Workers at Montreal's Notre-Dame-des-Neiges cemetery say grass is unkempt, bones exposed due to job cuts
Employees at Canada's largest cemetery say they receive complaints daily
On Father's Day, Frederic Collin went to Notre-Dame-des-Neiges cemetery in Montreal to pay respects to his grandfather and his late mother.
He happened to be there on the same day workers were protesting outside, claiming job cuts have left the grounds in a state of neglect.
Collin told CBC he's noticed the drop in services compared with previous years.
"It looks like if it was an abandoned cemetery or something," he said. "It's like a wild garden."
"I've never seen it that way in the last.. well, ever."
Patrick Chartand, vice-president of the union representing cemetery workers, said the employees no longer have enough staff to properly take care of the land and grave plots.
"The grass is up to your knees. It's crazy," he said.
Chartrand said employees have been hearing complaints daily about the state of the cemetery.
"There's a lot of anger because the grass is not cut," he said. "Our clientele is worried and angry and we understand."
Chartrand said 26 jobs were cut in the last year, primarily in landscaping work.
Worse than long grass, Chartrand says the cemetery has a well-known groundhog problem which sometimes results in bones being dug up and splayed around the surface of the cemetery.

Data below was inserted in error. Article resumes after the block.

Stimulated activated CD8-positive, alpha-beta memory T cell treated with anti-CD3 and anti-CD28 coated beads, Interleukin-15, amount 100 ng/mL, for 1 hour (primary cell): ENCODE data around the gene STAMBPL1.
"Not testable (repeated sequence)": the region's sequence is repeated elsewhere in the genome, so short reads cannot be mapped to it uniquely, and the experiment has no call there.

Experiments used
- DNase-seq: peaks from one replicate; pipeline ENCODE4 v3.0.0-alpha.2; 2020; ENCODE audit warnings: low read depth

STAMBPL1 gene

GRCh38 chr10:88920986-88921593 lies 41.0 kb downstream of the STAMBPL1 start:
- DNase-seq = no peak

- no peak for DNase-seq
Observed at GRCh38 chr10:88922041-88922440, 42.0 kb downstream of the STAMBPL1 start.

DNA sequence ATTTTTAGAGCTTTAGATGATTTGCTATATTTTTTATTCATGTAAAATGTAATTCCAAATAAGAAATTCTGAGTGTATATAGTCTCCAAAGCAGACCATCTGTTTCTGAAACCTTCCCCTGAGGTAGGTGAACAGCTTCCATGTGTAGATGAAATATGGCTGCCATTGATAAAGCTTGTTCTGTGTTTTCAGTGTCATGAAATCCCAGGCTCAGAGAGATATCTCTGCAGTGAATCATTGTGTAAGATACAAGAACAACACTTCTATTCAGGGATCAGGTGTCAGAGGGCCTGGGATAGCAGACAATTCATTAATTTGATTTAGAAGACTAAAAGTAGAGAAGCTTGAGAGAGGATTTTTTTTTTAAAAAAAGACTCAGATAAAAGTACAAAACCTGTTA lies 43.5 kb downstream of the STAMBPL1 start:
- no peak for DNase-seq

"People don't expect to see this when they come. They don't expect to see holes, grass long, even bones sometimes, groundhogs, when they dig, they dig everything out."
His union is currently in contract negotiations with their employer, the Fabrique de la paroisse Notre-Dame de Montréal.
The Fabrique is a non-profit organization that oversees the Notre-Dame-des-Neiges Cemetery and Notre-Dame Basilica of Montreal.
In a statement, the organization said that the cemetery is operating with an accumulated $100-million operating deficit.
The Notre-Dame Basilica is also running at a deficit of $8.5 million.
The Fabrique said in a statement the numbers were confirmed in an external audit and and the information was shared with all employees in November 2020.
"The cemetery's operating losses stem from the fact that expenses exceed revenues by about 40 per cent each year on average. The cost of remunerating staff assigned to operations and maintenance activities and customer service represents almost 75 per cent of the cemetery's annual operating revenues," according to the statement.
The Fabrique confirmed that in March 2021, some seasonal salaried positions would be abolished.
"All activities must be reviewed to reduce and eliminate the annual operating deficits over the next few years to ensure the sustainability of the Basilica and the Cemetery."
With files from Chloe Ranaldi